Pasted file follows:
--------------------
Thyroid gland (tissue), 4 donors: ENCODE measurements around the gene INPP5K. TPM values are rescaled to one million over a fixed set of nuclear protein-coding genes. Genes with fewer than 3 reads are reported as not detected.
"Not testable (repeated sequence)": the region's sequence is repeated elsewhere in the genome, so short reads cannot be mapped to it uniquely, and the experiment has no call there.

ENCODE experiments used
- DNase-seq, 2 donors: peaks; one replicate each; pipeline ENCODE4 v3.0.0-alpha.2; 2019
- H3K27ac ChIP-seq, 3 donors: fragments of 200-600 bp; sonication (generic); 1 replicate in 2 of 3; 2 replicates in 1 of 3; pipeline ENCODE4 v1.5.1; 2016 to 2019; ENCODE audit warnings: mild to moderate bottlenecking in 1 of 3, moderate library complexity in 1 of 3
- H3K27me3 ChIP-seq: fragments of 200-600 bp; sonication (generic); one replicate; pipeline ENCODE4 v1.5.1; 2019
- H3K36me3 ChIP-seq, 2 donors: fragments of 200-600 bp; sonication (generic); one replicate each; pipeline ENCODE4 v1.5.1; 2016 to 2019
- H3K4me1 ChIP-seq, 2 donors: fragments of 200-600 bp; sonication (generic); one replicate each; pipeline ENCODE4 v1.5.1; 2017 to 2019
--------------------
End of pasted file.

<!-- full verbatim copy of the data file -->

Thyroid gland (tissue), 4 donors: ENCODE measurements around the gene INPP5K. TPM values are rescaled to one million over a fixed set of nuclear protein-coding genes. Genes with fewer than 3 reads are reported as not detected.
"Not testable (repeated sequence)": the region's sequence is repeated elsewhere in the genome, so short reads cannot be mapped to it uniquely, and the experiment has no call there.

ENCODE experiments used
- DNase-seq, 2 donors: peaks; one replicate each; pipeline ENCODE4 v3.0.0-alpha.2; 2019
- H3K27ac ChIP-seq, 3 donors: fragments of 200-600 bp; sonication (generic); 1 replicate in 2 of 3; 2 replicates in 1 of 3; pipeline ENCODE4 v1.5.1; 2016 to 2019; ENCODE audit warnings: mild to moderate bottlenecking in 1 of 3, moderate library complexity in 1 of 3
- H3K27me3 ChIP-seq: fragments of 200-600 bp; sonication (generic); one replicate; pipeline ENCODE4 v1.5.1; 2019
- H3K36me3 ChIP-seq, 2 donors: fragments of 200-600 bp; sonication (generic); one replicate each; pipeline ENCODE4 v1.5.1; 2016 to 2019
- H3K4me1 ChIP-seq, 2 donors: fragments of 200-600 bp; sonication (generic); one replicate each; pipeline ENCODE4 v1.5.1; 2017 to 2019